Sign in

Forgotten your password?

Sign up for free Smith membership

Forgotten your password?

Enter your account email address and we’ll send you a link to reset your password (it should only take a few seconds)

Sign in

Are you sure you want to sign out of Smith?

iFrame []


Hotel Highlights

  • This rural retreat is designed with families in mind
  • Worcestershire’s emerald and gold scenery
  • Boredom-banishing activities for youngsters and adults


This grand, ivy-covered country estate might not look child-friendly on the outside, but The Ivy hotel in Worcestershire is a decadent playground for the whole family. With sprawling manicured gardens, a child-friendly spa, tennis courts, orchards and a veritable laundry-list of activities, the hotel has more than enough to keep guests of all ages busy. At the end of the day, unwind at the regal Library Bar and dine in either the low-key casual café or the wonderful (and more formal) fine-dining restaurant.

Smith Extra

Here's what you get for booking The Elms with us:

A bottle of prosecco on arrival and 20 per cent off spa treatments


View Gallery
The Elms hotel – Worcestershire – United Kingdom

Need To Know


23, including one two-bedroomed suite.


11am but flexible, subject to availability. Check-in, from 3pm.


Double rooms from $67.34 (£42), excluding tax at 20 per cent.

More details

Rates include full English breakfast.


Look out for the friendly four-legged residents, George the cat and Tickle the chocolate labrador.

At the hotel

Gardens, child-friendly spa with four treatment rooms, relaxation room, gym, bar, DVD library, Ofsted-registered crèche, outside dining area, tennis court, orchards, playground, free WiFi in the main house. In rooms: flatscreen TV, DVD player, free bottled water.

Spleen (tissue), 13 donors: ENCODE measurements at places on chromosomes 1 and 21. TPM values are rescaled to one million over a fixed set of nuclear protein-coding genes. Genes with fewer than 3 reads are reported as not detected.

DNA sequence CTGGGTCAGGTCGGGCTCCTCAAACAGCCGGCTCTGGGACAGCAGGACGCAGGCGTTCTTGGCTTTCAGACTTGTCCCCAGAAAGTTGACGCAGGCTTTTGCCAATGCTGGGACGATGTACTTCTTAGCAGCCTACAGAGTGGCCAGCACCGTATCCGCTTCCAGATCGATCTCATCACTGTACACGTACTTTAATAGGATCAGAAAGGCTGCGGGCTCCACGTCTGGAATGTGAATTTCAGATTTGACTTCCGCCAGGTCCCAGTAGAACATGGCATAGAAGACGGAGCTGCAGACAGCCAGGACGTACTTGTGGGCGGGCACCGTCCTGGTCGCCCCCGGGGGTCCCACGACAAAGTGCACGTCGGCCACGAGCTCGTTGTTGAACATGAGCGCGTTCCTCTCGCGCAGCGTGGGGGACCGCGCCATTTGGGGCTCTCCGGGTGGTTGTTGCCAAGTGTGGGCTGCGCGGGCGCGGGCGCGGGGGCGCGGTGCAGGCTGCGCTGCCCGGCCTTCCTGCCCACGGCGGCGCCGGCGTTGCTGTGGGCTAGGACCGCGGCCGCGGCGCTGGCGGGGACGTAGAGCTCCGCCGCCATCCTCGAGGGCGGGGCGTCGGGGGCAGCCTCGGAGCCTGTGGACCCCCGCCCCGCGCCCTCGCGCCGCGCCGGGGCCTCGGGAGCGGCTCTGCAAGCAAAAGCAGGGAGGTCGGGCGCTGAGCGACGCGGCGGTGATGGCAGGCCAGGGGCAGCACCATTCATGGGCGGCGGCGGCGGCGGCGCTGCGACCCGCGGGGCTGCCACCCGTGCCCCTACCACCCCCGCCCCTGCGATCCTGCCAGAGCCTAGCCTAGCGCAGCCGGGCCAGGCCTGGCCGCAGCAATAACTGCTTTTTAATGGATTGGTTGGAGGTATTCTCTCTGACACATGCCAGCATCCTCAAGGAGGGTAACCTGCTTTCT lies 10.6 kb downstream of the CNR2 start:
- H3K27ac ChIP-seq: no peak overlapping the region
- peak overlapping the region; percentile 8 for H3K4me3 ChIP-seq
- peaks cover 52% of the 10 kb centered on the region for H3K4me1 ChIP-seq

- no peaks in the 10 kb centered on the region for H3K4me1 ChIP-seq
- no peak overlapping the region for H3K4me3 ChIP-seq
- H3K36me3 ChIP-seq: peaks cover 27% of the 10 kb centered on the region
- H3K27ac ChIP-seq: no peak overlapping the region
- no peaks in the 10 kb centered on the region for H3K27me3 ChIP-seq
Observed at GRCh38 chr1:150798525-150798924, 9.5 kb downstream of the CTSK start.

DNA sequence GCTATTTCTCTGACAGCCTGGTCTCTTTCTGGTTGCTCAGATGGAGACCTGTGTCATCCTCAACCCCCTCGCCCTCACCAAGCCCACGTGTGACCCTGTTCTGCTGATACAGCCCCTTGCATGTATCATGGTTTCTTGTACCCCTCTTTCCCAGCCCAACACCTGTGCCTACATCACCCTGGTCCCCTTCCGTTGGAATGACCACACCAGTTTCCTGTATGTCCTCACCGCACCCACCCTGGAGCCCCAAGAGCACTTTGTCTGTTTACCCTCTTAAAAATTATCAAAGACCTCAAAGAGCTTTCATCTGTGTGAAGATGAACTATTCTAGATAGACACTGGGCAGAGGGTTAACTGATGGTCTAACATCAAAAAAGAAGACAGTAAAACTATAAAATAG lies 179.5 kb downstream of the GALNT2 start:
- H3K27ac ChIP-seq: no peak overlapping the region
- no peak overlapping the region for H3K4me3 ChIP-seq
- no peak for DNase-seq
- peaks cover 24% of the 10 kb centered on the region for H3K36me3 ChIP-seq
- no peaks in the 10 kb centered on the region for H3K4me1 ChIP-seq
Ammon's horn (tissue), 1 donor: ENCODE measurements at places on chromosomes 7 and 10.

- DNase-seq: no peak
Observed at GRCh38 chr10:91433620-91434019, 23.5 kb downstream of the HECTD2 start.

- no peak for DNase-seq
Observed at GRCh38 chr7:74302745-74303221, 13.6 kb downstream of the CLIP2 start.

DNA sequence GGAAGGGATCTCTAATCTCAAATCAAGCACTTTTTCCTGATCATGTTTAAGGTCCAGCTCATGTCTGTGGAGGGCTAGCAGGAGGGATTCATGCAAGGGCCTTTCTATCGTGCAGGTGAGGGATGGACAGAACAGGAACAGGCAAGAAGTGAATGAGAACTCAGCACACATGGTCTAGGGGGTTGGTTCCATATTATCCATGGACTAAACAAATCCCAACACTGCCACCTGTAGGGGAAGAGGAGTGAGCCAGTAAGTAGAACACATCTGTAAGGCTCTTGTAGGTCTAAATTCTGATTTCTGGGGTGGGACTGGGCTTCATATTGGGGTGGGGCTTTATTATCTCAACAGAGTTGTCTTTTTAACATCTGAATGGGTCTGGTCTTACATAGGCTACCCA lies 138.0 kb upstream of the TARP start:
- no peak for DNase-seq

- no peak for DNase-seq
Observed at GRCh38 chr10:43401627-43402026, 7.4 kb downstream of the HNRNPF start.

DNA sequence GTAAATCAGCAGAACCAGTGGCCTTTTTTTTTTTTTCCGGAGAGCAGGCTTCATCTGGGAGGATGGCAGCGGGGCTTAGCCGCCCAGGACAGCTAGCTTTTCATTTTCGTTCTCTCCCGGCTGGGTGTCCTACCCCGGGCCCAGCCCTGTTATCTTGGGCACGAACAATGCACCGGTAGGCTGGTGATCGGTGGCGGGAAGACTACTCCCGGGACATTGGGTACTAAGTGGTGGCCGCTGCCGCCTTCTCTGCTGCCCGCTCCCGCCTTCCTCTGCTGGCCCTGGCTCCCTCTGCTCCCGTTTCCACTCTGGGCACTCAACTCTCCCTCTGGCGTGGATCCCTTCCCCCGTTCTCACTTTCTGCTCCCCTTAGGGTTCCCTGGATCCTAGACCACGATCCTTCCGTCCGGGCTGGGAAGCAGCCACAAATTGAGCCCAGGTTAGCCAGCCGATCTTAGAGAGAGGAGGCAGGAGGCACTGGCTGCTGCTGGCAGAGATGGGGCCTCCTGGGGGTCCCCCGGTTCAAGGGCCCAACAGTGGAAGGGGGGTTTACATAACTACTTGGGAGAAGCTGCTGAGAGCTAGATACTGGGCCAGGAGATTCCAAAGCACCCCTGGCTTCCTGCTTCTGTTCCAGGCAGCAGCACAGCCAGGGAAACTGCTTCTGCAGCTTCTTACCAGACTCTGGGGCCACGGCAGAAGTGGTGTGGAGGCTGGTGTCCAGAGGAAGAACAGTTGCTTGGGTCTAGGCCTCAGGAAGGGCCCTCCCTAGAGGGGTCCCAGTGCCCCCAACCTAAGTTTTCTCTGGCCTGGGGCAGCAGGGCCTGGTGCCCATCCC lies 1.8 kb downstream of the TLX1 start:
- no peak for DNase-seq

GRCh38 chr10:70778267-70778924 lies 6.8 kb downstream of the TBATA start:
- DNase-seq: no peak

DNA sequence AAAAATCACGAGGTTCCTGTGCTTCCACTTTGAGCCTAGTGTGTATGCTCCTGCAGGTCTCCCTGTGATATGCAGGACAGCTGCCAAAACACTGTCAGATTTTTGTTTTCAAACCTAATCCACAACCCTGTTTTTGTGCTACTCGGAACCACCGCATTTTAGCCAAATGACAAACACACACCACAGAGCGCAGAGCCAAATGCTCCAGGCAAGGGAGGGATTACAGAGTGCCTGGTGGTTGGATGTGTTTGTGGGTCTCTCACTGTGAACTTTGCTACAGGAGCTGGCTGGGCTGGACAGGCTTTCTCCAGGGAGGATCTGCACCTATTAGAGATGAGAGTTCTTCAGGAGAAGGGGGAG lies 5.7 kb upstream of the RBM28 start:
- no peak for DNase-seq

Our favourite rooms

To feel like true country-house gentry, book into Colwall. The aubergine and gold colour palette, heavy Tudor-style bed with sumptuous sink-into mattress, opulent swathes of fabric draped by the windows and the garden views add up to a lord-of-the-manor setting. Colwall is also one of the hotel’s most spacious rooms, boasting a pretty sitting area overlooking the lemon-and-lime scenery.


Dip into the indoor heated swimming pool or soak in the indoor-outdoor hydro pool, both of which are family friendly.

Packing tips

Bring loose clothes for cream-tea gorging and trainers for post-cream-tea strolling; some understated chic for the stylish restaurant and bar; your iPod for tuning out giggles and squeaks.


If you want to bring a pet, book up an animal-friendly Coach House room.


Very child-friendly set-up in terms of facilities and activities for all ages. Children are welcome in both the swimming pool and hydro pool.

Read more


Well-behaved pooches – kept on a lead in public areas – are welcome, but you’ll need to bring your own bed, food and squeaky toys. There's a £10 a night room-cleaning fee, too.

Food & Drink

View Gallery
The Elms hotel – Worcestershire – United Kingdom

Hotel Restaurant

For fine dining in a romantic setting, head to the hotel’s Brookes Restaurant. This grand and gregarious space is decked out with ice-bright chandeliers, an ornately carved fireplace, pale-olive sash curtains, crisp white tablecloths and a grandma-pleasing array of fine china. Though the setting has a stately formality, relaxed staff take the edge off with friendly and laid-back service and the award-winning food is sublime. Chef David Hammond oversees a polished menu of modern European fare, including dishes such as baked cod loin with a pinenut crust, and partridge crown with a pepper sauce. For meals en famille, visit the Garden Café at the spa and enjoy unfussy and wholesome sandwiches, salads, burgers and pasta, served all day.

Hotel Bar